Thanks to Terry Seyden for this..
In our previous pieces here and here on this litigation, I wondered a bit why the power users in Phoenix, and the townspeople of the Village of Ruidoso should suffer because of an issue between WEG and the FS on monitoring. Apparently, WEG did see it the same way. Good on them.
I still don’t understand the mechanics of how power line maintenance could harm the owl, maybe someone can enlighten me.
Group Won’t Interfere With Thinning
By Rene Romo / Journal South Reporter on Tue, Jan 17, 2012
LAS CRUCES — Despite winning a federal court order last week halting three forest-thinning projects to avoid harm to the Mexican spotted owl, WildEarth Guardians will not stand in the way of urgently needed work to reduce fire danger, a spokesman said.
The Jan. 5 court order halted two tree-thinning projects in Arizona and, in New Mexico, a project known as Perk-Grindston aimed at reducing fuel loads by tree removal and controlled burns on about 5,000 acres of the Lincoln National Forest on the south and west sides of Ruidoso.
Treating the forest west or southwest of Ruidoso is a high priority because winds that generally blow to the northeast could carry a wildfire into housing developments.
Ruidoso’s municipal forestry director Dick Cooke said while “a good portion” of the Perk-Grindstone project approved in mid-2008 has been completed, more work remains. The village also has treated about 80 acres of land within city limits.
“There’s been quite a bit done, but there’s still much to do,” Cooke said. “I would say the risk of wildfire on that side of the village is still high.”
In Arizona, some of the work halted involved removing hazards from tree growth along power lines. A tree that fell across power lines in late June was blamed for sparking the Las Conchas Fire, which burned more than 156,000 acres near Los Alamos and destroyed dozens of homes in the Cochiti Canyon area.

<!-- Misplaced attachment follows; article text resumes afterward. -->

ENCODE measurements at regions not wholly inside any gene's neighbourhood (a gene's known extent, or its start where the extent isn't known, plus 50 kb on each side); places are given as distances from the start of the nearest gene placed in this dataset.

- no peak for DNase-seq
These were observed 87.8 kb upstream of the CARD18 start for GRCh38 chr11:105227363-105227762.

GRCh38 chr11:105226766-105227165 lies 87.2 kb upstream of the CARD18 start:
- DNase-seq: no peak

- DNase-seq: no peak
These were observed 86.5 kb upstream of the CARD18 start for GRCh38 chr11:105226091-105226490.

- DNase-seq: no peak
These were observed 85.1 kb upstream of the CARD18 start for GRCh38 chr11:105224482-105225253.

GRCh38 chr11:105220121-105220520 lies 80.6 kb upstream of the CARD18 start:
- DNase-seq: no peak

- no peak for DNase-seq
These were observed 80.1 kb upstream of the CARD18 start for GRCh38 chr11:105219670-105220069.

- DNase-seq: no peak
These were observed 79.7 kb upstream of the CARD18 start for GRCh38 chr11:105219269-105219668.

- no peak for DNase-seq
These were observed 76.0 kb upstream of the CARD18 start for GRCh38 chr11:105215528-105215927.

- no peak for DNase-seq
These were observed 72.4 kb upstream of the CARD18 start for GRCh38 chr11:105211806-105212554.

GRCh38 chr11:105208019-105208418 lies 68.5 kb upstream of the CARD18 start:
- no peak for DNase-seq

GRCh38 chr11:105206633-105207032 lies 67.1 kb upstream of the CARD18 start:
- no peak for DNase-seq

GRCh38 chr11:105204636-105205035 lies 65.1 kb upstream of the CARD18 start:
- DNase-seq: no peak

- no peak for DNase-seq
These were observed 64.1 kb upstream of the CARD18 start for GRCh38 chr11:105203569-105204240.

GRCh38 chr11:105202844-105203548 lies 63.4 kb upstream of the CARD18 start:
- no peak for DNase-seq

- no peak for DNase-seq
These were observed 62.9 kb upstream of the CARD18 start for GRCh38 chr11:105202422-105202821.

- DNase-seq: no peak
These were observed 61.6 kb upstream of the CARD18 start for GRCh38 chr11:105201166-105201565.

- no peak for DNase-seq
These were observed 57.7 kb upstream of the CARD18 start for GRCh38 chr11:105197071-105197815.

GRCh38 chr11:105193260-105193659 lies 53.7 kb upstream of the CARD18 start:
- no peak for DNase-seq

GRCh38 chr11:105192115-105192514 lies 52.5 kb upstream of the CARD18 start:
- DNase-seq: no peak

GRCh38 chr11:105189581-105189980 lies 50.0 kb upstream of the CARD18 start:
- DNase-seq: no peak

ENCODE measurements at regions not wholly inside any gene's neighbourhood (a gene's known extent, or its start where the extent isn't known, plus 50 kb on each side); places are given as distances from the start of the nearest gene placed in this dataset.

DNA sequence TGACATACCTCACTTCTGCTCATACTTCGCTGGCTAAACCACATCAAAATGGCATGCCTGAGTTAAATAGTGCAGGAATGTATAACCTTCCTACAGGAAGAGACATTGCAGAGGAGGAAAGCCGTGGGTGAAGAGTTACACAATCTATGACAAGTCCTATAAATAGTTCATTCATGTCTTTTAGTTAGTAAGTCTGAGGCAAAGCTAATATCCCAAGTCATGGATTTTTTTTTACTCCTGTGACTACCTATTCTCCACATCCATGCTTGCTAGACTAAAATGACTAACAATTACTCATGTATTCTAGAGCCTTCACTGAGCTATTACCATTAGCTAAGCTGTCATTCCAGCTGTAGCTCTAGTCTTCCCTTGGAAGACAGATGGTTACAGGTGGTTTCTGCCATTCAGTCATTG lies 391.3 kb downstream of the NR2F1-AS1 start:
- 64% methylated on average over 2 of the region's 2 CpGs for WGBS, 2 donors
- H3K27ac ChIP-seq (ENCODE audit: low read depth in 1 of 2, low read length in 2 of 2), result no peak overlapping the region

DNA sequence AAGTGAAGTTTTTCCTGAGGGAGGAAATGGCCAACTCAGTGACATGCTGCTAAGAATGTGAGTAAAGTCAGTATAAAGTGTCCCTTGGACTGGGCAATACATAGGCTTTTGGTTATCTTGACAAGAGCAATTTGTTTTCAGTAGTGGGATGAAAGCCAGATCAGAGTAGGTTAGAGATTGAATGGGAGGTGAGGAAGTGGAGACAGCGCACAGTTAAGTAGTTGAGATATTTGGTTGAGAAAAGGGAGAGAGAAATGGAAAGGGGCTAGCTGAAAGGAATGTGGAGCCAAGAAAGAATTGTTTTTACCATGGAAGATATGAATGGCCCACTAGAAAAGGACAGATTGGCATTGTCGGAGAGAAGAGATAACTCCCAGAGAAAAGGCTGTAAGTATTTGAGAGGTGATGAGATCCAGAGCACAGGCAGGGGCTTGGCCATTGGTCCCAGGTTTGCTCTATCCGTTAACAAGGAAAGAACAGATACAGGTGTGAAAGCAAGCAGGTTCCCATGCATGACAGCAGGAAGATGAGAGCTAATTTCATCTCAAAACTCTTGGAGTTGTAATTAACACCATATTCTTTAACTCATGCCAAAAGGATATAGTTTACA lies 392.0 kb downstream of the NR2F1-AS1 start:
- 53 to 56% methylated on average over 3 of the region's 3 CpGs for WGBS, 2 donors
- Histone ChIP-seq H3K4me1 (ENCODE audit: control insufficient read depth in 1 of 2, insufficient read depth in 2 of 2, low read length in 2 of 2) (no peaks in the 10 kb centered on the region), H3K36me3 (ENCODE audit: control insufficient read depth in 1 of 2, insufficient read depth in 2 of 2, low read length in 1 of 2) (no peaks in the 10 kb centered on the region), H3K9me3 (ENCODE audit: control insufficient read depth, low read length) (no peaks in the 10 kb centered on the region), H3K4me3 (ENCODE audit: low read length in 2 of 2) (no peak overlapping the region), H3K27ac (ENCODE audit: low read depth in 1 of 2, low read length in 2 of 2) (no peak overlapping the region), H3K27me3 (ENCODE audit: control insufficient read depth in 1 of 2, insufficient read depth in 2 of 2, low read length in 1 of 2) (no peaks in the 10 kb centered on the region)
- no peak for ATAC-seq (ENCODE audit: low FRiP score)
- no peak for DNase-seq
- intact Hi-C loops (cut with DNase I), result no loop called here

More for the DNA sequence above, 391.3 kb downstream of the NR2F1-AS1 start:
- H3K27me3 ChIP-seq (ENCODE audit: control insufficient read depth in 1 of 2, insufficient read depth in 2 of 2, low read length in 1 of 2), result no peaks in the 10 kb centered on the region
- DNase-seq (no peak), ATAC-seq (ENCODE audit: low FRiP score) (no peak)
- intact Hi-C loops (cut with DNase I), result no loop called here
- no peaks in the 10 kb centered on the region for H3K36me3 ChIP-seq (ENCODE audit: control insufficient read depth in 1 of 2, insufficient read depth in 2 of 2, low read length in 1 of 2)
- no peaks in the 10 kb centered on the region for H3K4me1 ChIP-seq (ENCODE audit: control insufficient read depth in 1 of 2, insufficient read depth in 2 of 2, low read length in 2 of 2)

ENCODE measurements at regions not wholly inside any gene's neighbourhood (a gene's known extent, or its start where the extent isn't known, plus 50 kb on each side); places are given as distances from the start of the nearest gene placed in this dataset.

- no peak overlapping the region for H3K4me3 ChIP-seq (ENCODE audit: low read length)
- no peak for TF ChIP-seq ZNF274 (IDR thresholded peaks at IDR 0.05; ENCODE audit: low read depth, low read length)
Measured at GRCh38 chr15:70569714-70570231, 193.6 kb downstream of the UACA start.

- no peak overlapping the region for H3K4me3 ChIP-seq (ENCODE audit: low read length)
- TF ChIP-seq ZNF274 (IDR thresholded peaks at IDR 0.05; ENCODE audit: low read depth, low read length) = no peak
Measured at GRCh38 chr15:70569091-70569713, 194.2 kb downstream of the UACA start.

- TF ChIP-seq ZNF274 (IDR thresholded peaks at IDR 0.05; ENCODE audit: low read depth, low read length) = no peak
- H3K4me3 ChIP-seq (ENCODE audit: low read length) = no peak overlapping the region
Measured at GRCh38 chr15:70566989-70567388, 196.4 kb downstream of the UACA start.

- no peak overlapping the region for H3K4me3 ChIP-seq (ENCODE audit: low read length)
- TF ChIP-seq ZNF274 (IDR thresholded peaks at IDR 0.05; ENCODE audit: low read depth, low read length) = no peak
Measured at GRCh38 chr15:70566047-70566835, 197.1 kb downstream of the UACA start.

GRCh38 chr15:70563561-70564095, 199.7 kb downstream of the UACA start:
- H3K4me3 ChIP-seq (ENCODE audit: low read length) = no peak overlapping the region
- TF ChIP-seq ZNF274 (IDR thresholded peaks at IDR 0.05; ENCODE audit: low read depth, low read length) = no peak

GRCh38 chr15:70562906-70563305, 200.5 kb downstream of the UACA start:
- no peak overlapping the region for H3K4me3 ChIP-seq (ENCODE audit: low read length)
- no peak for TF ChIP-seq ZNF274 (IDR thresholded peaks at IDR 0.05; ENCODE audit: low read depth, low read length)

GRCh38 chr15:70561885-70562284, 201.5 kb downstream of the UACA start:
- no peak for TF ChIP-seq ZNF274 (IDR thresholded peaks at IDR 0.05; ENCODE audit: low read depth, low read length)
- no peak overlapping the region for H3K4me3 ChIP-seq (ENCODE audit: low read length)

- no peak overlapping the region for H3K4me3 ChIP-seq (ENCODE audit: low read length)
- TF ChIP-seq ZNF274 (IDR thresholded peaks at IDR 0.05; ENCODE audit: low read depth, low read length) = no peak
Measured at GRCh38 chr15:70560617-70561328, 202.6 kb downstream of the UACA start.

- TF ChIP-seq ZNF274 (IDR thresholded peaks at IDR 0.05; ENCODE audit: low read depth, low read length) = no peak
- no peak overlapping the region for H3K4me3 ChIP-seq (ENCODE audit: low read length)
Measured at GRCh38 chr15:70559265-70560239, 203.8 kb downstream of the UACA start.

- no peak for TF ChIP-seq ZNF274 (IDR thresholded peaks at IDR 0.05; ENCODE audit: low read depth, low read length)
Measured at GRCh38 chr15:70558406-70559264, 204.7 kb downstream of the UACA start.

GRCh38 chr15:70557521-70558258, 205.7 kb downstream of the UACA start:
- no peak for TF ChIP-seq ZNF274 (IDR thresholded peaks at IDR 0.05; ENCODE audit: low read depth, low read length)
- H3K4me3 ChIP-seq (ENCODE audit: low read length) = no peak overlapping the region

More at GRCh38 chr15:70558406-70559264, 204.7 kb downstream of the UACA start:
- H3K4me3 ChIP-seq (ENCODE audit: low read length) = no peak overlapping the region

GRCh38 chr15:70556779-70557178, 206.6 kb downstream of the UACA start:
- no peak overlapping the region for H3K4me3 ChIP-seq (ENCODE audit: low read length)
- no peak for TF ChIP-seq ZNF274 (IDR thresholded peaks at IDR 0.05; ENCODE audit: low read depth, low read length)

Bryan Bird, a program director for WildEarth Guardians, said the organization is negotiating with government attorneys and the Forest Service “to assure that the maintenance of the power lines will continue without harming the owl” and before the start of the owl’s breeding season in March.
“They (the Forest Service) need to get started immediately on that, and we understand that and we are being flexible in that matter,” Bird said.
In the Ruidoso area, Bird said, WildEarth Guardians is working to ensure the injunction halts only work that could affect nesting sites “so the Forest Service can continue with thinning where it doesn’t hurt the owl.”
WildEarth Guardians alleged in the 2010 suit that the Forest Service had failed to monitor the population of the Mexican spotted owl as required by a 2005 agreement with the U.S. Fish and Wildlife Service. Bird said without maintaining counts of the owls, the impact of thinning projects on the owl cannot be determined.
— This article appeared on page C2 of the Albuquerque Journal